The Myth of “Administrative Leave”

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Every time I see an article posted about bad police behavior, someone chimes in about the officer being given “paid vacation” for his or her transgression.

It is not “paid vacation.”

Below a comment from redditor /u/thatsnotminesir, a police officer who gave a comprehensive explanation of what “administrative leave” really means, at least in his department – and it sounds like this is how it should work.

The myth I see the most of reddit is that when officers get in trouble, they just get “paid vacation.”

When an accusation of misconduct comes up, especially criminal misconduct, the officer is placed on Administrative Leave with pay. This is NOT the punishment. This is to get them off the streets while the investigation is being conducted, while at the same time, not punishing them (financially at least) until the accusations are investigated and proven.

When an accusation of Police Misconduct is investigated, there are TWO separate investigations. One is an Administrative Investigation, the other is a Criminal Investigation. They have to be separate because of Garrity.

Garrity is like the evil twin of Miranda for government employees, mostly police. After the Garrity admonitions are read to us, we MUST answer all questions, and MUST answer them truthfully. If we refuse to answer, or lie, we can be fired just for lying or refusing to answer.

That completely violates our 5th Amendment Right against self incrimination. Because of that, nothing said after Garrity can be used against us in criminal court. It can only be used in administrative actions against our employment.

Therefore, two separate investigations are conducted. An Administrative Investigation where they read us Garrity, and a Criminal Investigation where they read us Miranda. Nothing found in the administrative investigation can be used against us in the criminal, but things found in the criminal CAN be used against us in the administrative. So the criminal is usually done first, then the administrative afterwards.

Because the administrative is usually done after the criminal, that’s why it often takes time for the firing to happen, because the firing won’t happen until after the Administrative. While that seem strange to the laymen, if the Administrative was done first, and officer could say “Yeah I stole the money” under Garrity and it couldn’t be used against him in court. But if the criminal is done first, and he says “Yeah I stole the money” after Miranda, it can be used to prosecute him AND to fire him.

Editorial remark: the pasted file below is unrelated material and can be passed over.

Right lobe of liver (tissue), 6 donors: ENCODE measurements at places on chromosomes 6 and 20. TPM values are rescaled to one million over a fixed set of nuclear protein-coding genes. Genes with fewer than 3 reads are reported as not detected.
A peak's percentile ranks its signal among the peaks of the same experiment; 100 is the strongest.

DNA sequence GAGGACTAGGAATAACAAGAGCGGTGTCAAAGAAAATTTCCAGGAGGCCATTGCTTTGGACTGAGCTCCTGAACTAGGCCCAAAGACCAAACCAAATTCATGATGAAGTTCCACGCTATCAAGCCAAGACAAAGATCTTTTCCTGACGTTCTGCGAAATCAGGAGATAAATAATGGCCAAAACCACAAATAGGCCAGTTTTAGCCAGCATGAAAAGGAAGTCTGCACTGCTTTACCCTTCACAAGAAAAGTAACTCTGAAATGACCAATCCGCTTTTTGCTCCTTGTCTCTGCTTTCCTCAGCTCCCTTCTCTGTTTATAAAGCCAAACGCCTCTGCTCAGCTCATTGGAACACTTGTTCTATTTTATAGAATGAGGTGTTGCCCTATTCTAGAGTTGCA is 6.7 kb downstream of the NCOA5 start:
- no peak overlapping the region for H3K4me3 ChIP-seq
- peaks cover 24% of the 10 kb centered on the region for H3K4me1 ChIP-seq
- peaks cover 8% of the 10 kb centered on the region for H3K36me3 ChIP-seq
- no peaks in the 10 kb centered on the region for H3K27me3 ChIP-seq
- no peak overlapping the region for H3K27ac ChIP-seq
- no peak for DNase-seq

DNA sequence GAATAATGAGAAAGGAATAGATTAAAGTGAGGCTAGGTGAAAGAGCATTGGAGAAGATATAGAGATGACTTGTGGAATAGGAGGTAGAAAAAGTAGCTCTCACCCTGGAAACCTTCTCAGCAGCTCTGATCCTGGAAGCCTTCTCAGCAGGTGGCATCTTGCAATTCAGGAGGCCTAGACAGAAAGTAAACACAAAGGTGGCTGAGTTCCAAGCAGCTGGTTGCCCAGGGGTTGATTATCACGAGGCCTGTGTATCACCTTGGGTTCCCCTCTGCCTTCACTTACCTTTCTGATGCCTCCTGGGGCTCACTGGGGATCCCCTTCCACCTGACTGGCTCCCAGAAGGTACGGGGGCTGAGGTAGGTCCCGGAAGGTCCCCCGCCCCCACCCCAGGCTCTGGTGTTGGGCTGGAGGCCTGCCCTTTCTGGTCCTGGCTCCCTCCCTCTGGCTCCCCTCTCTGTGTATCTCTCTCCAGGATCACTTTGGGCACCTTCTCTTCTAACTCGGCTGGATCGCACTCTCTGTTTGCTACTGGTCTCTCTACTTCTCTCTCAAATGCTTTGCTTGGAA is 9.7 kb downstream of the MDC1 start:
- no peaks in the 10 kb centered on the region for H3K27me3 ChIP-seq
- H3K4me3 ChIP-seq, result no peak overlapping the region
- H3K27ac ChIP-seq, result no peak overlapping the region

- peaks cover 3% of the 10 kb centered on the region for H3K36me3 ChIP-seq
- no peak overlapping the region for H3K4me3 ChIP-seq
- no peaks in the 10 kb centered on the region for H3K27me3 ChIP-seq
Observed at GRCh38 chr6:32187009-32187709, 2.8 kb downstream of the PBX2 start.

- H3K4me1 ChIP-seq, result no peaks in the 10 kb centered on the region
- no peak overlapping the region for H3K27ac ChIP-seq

Once the two investigations are complete, THEN the punishment is handed down if the charges are sustained. Media articles don’t always follow up on the case, so all people read in papers is “officer got in trouble, is on paid leave.” Administrative Leave is just the beginning, not the end of the story.

Even then, the Administrative Leave isn’t fun. The take your badge and gun and you are basically on house arrest between the hours of 8am and 5pm on weekdays. You cannot leave your home without permission of your superiors, even it its just to go down the street to the bank or grocery store. You must be available to come into the office immediately at any time for questioning, polygraphs, or anything else involved in the investigation. Drink a beer? That’s consuming alcohol on duty, you’re fired. So even when officers are cleared of the charges and put back on the street, Admin. Leave still isn’t “paid vacation.”

EDIT: I did not realize the wiki explained garrity, but gave such a poor example of the admonitions, leading to some confusion. Here is a much better example.[3]

EDIT:#2 I changed the Garrity wiki link because the wiki had a very poor example of the warnings, which led to a lot of confusion. Plus the change has a lot of links to more information on garrity for those wanting to learn more about it.[4]

Here’s the original wiki[5] for those who wonder what I changed.

This was an eye-opener for me. Anyone who has watched cop shows knows about Miranda rights, but I had never heard of Garrity. The post was a good education – forever after, I will never wince the same way I used to when a news article mentions administrative leave.

There are a lot of stories in the media this year about police misconduct. That may be a good thing, but a lot of it seems like clickbait, low-hanging fruit for getting eyeballs on ads. It would be critical for our nation for every police department in the country to weed out its rotten apples and bad actors, but even if this were to happen, the number actually purged would be very small in comparison to the majority of men and women who entered law enforcement for better motives.

Let’s not forget what Jon Stewart recently said:

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“You can truly grieve for every officer who’s been lost in the line of duty in this country and still be troubled by cases of police overreach. Those two ideas are not mutually exclusive.”

The Old Wolf has spoken.

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